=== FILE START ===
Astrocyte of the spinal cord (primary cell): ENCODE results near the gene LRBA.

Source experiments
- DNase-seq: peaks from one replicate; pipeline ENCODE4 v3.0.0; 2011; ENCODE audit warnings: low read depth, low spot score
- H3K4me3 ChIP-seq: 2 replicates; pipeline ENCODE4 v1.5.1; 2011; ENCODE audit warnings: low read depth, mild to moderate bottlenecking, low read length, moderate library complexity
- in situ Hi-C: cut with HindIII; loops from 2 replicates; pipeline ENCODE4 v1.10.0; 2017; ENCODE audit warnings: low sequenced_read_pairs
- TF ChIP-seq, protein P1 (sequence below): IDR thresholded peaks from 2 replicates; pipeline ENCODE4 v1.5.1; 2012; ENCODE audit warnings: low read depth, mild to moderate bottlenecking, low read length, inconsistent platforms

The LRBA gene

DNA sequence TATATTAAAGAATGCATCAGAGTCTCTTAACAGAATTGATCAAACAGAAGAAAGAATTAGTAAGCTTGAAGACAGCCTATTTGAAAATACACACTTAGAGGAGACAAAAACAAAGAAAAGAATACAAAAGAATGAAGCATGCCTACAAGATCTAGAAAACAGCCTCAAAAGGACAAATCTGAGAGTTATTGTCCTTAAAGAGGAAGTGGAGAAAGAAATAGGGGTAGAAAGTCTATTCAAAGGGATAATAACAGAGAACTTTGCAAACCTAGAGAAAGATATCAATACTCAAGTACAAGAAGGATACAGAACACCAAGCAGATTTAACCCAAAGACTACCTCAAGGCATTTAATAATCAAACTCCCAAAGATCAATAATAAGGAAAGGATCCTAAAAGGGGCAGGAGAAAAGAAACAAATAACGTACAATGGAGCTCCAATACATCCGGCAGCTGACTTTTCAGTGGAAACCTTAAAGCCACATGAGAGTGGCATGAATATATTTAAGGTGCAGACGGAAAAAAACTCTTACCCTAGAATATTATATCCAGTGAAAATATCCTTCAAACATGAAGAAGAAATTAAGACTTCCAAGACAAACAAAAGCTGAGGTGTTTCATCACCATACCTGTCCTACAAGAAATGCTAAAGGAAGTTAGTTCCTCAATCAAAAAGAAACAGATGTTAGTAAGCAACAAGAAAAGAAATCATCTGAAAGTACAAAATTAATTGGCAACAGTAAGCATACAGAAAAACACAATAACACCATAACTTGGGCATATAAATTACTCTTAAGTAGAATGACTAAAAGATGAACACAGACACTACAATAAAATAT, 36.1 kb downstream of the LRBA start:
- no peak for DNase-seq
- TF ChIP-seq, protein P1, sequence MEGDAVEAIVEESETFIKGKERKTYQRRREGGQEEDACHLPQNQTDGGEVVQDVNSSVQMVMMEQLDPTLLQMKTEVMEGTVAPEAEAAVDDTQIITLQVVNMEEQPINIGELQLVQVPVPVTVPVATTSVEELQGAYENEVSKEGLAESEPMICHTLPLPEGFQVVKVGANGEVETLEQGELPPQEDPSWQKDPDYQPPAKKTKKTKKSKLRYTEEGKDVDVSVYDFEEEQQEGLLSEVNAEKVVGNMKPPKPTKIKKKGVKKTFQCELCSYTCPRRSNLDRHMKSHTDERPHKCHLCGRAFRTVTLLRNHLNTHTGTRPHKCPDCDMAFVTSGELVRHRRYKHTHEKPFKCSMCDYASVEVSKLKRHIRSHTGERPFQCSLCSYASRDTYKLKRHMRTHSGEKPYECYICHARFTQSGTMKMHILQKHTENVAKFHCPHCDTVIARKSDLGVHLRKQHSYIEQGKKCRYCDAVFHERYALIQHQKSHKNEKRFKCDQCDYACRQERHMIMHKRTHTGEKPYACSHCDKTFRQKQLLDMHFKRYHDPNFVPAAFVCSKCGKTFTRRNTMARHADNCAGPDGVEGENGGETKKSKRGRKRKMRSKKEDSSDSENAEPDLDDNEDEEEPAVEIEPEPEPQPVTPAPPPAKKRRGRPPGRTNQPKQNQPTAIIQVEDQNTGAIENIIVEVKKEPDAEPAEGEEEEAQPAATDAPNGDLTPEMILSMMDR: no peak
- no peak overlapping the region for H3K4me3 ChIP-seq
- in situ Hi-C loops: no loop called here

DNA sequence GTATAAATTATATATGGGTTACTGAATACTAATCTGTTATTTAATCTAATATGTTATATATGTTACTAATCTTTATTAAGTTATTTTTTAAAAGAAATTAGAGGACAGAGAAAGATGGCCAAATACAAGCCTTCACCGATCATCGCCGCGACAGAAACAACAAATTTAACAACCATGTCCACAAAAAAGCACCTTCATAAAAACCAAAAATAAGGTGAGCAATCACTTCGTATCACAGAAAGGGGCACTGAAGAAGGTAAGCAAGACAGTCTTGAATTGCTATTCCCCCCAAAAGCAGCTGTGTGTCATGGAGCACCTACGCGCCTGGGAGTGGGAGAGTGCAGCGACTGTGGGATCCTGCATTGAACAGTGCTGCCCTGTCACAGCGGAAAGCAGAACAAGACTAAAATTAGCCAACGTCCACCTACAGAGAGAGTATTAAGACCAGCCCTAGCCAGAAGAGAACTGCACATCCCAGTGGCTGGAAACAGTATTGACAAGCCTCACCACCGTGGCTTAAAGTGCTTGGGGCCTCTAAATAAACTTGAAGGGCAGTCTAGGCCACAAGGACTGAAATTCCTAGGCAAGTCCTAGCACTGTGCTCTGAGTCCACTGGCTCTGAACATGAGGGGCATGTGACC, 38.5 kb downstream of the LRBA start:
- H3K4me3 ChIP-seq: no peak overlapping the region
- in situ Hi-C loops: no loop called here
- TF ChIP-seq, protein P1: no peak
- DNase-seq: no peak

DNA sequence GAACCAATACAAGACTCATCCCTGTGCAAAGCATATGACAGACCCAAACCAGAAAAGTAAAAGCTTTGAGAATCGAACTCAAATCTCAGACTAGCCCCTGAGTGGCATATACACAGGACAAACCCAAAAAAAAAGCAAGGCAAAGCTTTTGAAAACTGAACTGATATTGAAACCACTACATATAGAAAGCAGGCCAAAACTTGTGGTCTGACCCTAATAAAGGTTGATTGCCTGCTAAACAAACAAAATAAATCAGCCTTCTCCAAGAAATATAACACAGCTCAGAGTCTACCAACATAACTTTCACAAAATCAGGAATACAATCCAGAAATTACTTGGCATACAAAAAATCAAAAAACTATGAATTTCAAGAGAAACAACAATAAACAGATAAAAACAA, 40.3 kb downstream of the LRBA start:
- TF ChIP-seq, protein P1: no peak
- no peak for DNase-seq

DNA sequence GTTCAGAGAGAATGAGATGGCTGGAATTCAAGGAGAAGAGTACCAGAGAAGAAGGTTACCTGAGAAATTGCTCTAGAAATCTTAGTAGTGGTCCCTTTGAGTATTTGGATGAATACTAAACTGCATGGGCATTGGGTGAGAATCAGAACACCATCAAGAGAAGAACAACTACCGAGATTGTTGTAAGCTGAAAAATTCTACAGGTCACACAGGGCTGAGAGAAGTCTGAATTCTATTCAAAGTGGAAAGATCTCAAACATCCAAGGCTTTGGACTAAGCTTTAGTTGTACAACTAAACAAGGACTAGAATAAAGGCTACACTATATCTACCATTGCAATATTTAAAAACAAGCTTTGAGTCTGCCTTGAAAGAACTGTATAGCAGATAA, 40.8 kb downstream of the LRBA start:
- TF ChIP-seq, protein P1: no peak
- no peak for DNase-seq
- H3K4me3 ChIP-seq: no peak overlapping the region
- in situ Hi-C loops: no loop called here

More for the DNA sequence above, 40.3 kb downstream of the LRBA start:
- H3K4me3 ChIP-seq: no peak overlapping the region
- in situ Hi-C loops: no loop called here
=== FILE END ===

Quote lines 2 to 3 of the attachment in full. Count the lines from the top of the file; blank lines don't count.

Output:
Source experiments
- DNase-seq: peaks from one replicate; pipeline ENCODE4 v3.0.0; 2011; ENCODE audit warnings: low read depth, low spot score